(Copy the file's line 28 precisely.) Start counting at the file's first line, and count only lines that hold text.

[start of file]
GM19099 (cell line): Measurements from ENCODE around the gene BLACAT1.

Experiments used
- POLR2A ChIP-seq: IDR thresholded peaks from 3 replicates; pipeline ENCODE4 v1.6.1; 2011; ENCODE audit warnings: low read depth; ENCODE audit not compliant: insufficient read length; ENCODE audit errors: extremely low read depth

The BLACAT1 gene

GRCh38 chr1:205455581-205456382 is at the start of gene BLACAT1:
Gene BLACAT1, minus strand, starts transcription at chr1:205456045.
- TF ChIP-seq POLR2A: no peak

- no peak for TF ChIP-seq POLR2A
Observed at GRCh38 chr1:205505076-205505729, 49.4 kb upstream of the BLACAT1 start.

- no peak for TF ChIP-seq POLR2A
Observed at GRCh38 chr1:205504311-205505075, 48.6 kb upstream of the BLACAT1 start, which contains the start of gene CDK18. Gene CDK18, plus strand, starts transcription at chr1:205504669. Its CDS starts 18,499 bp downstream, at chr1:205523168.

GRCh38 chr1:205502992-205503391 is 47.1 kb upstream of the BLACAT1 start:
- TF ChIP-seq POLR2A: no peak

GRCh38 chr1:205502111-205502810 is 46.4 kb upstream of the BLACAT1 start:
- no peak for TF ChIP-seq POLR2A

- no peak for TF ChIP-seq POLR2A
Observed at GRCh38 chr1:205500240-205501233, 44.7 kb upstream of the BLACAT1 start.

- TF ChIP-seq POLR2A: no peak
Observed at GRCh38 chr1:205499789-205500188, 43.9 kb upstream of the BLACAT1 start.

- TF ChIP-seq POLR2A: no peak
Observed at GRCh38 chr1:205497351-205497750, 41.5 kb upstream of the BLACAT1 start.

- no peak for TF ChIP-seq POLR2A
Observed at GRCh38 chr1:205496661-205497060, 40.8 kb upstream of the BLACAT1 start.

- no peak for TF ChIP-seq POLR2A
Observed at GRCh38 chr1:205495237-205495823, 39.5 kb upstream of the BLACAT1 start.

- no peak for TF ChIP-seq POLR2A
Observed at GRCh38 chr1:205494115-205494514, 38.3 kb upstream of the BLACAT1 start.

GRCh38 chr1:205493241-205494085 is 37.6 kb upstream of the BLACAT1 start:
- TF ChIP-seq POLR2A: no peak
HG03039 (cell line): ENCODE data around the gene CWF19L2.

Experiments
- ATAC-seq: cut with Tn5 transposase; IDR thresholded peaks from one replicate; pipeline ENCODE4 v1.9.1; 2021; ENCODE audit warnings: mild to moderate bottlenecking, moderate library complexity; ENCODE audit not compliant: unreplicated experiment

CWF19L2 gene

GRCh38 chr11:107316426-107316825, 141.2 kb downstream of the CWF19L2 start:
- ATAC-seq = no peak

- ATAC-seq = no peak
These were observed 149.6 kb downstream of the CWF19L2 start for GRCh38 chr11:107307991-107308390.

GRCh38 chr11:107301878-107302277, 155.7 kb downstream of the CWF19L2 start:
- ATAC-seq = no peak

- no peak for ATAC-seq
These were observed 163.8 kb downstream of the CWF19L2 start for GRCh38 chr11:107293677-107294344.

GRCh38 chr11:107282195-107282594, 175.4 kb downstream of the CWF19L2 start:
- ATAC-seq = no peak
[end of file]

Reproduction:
GRCh38 chr1:205493241-205494085 is 37.6 kb upstream of the BLACAT1 start: